Conclusion

 Long term hospitalization can be very stressful for patients and their family members. This includes separation from pets which for most people consider a huge part of their family. There is increasing research supporting the use of pet therapy as a complementary therapy for hospitalized patients. There are many benefits to pet therapy for hospitalized patients including decreased depression and anxiety, decreased pain, decreased respiratory rate and pulse, and increased patient satisfaction scores. As evidenced by the research, a pet therapy program should be developed by hospitals and pet therapy sessions should be offered to patients during their hospitalization. 

References

  • Coakley, A., & Mahoney, E. (2009). Creating a therapeutic and healing environment with a pet therapy program. Complementary Therapies in Clinical Practice, 15(3), 141-146.
  • Harper, C., Dong, Y., Thornhill, T., Wright, J., Ready, J., Brick, G. Dyer, G. (2015). Can therapy dogs improve pain and satisfaction after total joint arthroplasty? a randomized control trial. Clinical Orthopedics and Related Research, 473(1), 372-379. Doi:10.1007/s11999-014-3931-0
  • Kamioka, H., Okada, S., Tsutani, K., Park, H., Okuizumi, H., Handa, S…Mutoh,Y. (2014). Effectiveness of animal-assisted therapy: A systematic review of randomized control trials. Complementary Therapies in Medicine. Doi:http://dx.doi.org/10.1016/j.ctim.2013.12.016.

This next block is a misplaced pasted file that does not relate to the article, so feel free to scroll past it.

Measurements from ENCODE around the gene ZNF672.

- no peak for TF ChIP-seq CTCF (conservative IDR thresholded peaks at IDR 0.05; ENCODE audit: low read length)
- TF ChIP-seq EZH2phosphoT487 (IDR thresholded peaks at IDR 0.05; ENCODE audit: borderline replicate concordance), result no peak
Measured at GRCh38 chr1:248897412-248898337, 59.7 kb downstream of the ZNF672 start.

• Lynch, C., Magann, E., Barringer, S., Ounpraseuth, S., Eastham, D., Lewis, S., Stowe, Z. (2014). Pet therapy program for antepartum high-risk pregnancies: A pilot study. Journal of Perinatology, 34, 816-818.
  • Matuszek, S. (2010). Animal-facilitated therapy in various patient populations. Holistic Nursing Practice, 24(4), 187-203.
  • Nepps, P., Stewart, C., Bruckno, S. (2014). Animal-assisted activity: Effects of a complementary intervention program on psychological and physiological variables. Journal of Evidence-Based Complementary & Alternative Medicine, 19(3), 211-215. Doi:10.1177/2156587214533570
  • Schmidt. N, Brown. J. (2015). Evidence-Based Practice for Nurses Appraisal and Application Research. Burlington, MA. Jones and Barlett Learning
  • Silva, N. & Osorio, F. (2018). Impact of an animal assisted therapy programme on physiological and psychosocial variables of paediatric oncology patients. Plos ONE, 13(4), 1-15. Doi: https://doi.org/10.1371/journalpone.0194731
  • U.S. Pet Population Factsheet. (2012). Retrieved from www.americanhumane.org

Appendix A

Individual Evidence Summary